By Jessica Kennedy
Data released in early May show that coal’s current share of U.S. electricity generation is at an all-time low.
According to the U.S. Energy Information Administration’s Short-Term Energy Outlook report, coal made up only 36 percent of the country’s electricity in the first quarter of 2012, a drop of more than eight percentage points from the previous all-time low of 44.6 percent in 2011.
The EIA expects electric power industry coal consumption to continue falling by an additional 14 percent in 2012, while natural gas is predicted to grow by over 20 percent. This switch is primarily driven by falling prices of natural gas, which dropped by 7.5 percent in 2011.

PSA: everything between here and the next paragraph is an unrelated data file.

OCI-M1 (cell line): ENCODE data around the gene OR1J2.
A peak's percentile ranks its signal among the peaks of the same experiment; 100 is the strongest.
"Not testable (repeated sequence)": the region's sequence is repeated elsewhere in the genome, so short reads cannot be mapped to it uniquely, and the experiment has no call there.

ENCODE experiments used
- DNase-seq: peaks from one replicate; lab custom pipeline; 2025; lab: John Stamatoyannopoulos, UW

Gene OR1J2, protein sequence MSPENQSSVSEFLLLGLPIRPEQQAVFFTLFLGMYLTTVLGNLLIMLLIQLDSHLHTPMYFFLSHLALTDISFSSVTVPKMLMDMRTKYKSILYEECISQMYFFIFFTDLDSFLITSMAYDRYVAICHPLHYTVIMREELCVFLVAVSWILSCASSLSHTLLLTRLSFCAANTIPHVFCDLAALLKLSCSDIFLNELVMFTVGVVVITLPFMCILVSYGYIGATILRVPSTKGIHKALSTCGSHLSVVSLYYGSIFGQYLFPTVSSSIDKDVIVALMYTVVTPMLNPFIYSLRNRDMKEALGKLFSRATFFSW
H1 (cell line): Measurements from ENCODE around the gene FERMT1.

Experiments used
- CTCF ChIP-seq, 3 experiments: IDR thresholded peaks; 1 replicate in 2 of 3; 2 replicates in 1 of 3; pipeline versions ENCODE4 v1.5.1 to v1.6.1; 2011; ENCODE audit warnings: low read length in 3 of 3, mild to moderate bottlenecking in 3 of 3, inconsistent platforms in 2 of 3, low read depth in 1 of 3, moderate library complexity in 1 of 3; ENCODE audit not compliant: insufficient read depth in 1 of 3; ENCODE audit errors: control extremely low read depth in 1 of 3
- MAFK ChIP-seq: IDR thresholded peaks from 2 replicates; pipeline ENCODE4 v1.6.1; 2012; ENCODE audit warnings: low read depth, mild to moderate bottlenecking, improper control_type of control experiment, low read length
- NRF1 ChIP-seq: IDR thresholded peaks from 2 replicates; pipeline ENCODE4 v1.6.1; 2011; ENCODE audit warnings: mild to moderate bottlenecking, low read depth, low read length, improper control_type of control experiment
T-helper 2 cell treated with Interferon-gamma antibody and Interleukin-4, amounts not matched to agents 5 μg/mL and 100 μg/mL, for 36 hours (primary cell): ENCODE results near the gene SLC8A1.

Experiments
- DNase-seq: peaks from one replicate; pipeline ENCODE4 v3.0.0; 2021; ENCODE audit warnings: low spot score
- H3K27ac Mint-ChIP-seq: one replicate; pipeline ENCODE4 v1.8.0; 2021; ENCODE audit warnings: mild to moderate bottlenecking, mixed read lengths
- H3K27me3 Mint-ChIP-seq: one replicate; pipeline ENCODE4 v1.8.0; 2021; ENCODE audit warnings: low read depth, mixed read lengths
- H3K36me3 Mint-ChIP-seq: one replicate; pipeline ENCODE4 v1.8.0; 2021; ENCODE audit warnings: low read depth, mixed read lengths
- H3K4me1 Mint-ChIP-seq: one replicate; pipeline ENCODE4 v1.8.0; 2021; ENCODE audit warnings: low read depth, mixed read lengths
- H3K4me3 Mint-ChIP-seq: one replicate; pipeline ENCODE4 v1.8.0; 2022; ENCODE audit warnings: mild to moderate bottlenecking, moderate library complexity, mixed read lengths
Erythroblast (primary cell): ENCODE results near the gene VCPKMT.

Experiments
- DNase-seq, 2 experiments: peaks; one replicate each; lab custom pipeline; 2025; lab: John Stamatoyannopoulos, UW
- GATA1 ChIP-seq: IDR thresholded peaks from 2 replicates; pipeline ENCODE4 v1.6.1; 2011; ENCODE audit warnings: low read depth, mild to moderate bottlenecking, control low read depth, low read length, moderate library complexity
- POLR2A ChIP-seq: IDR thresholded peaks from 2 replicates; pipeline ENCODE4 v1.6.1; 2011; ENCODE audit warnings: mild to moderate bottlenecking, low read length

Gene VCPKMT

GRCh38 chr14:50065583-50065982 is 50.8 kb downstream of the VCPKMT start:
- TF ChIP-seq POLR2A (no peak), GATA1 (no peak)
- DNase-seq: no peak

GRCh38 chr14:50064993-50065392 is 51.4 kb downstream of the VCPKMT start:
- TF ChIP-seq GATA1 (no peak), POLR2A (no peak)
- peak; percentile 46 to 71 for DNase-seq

Coal production at mines is expected to fall by more than 10 percent this year, according to the EIA report. According to a February thinkprogress.org article, 106 coal plants have closed since 2010.
Data from the Mine Safety and Health Administration counters the coal industry’s claims that regulations from the Environmental Protection Agency has eliminated coal jobs; Since the EPA’s issuance of an interim guidance on Appalachian surface mine permitting in April 2010, the number of Appalachian miners has actually grown by 10 percent, despite a decline in demand for U.S. coal.